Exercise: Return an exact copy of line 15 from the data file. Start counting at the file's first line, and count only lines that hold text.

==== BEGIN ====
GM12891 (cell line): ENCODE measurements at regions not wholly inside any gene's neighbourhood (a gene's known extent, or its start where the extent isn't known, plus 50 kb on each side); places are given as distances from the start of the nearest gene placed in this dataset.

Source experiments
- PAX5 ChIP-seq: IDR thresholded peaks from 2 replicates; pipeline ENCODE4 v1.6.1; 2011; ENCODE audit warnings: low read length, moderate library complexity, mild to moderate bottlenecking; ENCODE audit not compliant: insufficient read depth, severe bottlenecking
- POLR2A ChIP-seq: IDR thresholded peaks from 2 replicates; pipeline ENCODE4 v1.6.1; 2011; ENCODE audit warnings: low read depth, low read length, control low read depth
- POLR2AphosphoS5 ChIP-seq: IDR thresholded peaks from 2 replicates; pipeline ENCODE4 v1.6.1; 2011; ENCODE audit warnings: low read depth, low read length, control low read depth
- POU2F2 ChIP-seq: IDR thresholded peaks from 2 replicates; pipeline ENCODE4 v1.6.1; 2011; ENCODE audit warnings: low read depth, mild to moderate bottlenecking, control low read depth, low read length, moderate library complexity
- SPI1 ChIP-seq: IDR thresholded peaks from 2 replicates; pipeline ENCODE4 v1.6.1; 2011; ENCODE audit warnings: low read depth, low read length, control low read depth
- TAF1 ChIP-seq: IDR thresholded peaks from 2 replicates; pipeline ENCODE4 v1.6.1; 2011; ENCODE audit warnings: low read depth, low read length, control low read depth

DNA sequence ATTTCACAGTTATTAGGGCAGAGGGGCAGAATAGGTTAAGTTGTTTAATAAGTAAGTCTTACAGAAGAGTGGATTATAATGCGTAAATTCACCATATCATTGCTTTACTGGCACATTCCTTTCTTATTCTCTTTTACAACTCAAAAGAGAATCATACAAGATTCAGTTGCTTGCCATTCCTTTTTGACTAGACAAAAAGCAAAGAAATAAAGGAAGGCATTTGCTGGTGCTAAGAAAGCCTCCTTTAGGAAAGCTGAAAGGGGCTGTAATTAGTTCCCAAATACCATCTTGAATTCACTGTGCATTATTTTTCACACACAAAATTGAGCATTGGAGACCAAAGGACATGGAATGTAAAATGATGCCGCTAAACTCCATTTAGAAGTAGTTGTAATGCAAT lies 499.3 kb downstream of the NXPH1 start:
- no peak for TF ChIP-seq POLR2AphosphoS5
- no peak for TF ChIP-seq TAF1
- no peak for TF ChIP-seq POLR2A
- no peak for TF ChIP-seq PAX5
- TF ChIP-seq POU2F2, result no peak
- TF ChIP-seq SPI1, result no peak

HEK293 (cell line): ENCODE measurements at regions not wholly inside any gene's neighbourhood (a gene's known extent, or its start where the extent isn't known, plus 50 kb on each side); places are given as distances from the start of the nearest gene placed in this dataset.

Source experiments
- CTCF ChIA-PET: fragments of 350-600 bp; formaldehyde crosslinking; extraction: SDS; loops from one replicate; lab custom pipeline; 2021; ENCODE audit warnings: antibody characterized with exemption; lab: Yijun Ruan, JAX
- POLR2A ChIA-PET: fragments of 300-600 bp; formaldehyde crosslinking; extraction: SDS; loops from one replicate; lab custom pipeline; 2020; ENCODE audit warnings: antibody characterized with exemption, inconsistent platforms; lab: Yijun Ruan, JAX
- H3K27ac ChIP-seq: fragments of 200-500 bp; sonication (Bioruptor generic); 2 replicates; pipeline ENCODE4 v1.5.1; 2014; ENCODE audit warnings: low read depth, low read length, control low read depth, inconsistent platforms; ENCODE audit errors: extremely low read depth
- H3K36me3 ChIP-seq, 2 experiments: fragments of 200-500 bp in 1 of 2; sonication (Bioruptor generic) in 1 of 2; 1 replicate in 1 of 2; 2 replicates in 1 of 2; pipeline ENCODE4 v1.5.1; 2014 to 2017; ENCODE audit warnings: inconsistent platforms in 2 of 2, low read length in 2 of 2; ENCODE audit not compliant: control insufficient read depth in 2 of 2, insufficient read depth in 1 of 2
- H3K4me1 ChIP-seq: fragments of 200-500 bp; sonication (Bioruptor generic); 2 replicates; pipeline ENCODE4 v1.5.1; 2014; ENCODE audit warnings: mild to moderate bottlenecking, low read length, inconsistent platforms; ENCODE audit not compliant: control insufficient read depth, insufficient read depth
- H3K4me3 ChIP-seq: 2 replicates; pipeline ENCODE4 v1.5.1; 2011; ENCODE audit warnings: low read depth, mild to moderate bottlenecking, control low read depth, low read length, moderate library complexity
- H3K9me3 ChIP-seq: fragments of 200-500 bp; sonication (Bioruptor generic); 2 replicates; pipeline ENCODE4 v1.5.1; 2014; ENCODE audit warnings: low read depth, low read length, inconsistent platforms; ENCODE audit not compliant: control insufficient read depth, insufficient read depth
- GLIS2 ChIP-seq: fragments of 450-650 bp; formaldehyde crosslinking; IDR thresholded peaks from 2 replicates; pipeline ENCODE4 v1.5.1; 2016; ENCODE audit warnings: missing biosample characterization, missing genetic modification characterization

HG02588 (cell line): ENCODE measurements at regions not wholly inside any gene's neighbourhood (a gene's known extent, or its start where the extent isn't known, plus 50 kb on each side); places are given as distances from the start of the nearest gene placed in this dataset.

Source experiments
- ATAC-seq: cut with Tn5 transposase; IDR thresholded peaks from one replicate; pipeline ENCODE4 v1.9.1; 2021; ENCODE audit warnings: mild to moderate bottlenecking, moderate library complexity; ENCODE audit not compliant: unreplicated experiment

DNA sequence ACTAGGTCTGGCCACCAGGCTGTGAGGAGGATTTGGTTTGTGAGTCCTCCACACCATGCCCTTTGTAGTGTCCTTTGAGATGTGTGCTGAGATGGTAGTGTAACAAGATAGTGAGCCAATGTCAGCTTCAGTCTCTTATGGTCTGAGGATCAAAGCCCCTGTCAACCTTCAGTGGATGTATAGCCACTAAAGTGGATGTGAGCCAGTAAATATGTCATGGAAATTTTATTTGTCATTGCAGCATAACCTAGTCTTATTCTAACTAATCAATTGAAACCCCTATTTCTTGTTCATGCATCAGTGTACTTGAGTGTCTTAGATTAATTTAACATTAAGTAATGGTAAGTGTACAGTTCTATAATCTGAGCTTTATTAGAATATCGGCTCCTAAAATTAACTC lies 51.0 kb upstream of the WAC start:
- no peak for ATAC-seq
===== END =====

- TF ChIP-seq SPI1, result no peak